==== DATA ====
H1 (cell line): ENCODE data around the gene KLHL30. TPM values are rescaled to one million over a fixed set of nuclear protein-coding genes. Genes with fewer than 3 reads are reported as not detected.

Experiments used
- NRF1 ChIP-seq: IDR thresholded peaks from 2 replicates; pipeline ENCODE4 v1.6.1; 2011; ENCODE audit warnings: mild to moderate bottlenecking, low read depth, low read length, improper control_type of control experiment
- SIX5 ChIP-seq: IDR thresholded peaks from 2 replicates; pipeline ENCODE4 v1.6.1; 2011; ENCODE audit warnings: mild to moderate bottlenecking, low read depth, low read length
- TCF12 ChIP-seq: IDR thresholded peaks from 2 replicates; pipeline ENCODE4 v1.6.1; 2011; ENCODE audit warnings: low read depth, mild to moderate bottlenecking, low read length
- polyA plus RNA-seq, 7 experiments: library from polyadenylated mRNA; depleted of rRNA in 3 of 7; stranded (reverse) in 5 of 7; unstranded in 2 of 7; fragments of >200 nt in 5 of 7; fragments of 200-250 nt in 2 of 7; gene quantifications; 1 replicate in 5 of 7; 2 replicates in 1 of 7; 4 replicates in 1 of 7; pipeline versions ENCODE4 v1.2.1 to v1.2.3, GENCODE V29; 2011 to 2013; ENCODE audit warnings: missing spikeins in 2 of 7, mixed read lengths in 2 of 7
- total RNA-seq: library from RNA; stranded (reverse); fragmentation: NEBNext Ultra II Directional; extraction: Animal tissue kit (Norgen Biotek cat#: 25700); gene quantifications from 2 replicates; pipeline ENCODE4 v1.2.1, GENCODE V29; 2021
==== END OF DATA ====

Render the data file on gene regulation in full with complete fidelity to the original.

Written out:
H1 (cell line): ENCODE data around the gene KLHL30. TPM values are rescaled to one million over a fixed set of nuclear protein-coding genes. Genes with fewer than 3 reads are reported as not detected.

Experiments used
- NRF1 ChIP-seq: IDR thresholded peaks from 2 replicates; pipeline ENCODE4 v1.6.1; 2011; ENCODE audit warnings: mild to moderate bottlenecking, low read depth, low read length, improper control_type of control experiment
- SIX5 ChIP-seq: IDR thresholded peaks from 2 replicates; pipeline ENCODE4 v1.6.1; 2011; ENCODE audit warnings: mild to moderate bottlenecking, low read depth, low read length
- TCF12 ChIP-seq: IDR thresholded peaks from 2 replicates; pipeline ENCODE4 v1.6.1; 2011; ENCODE audit warnings: low read depth, mild to moderate bottlenecking, low read length
- polyA plus RNA-seq, 7 experiments: library from polyadenylated mRNA; depleted of rRNA in 3 of 7; stranded (reverse) in 5 of 7; unstranded in 2 of 7; fragments of >200 nt in 5 of 7; fragments of 200-250 nt in 2 of 7; gene quantifications; 1 replicate in 5 of 7; 2 replicates in 1 of 7; 4 replicates in 1 of 7; pipeline versions ENCODE4 v1.2.1 to v1.2.3, GENCODE V29; 2011 to 2013; ENCODE audit warnings: missing spikeins in 2 of 7, mixed read lengths in 2 of 7
- total RNA-seq: library from RNA; stranded (reverse); fragmentation: NEBNext Ultra II Directional; extraction: Animal tissue kit (Norgen Biotek cat#: 25700); gene quantifications from 2 replicates; pipeline ENCODE4 v1.2.1, GENCODE V29; 2021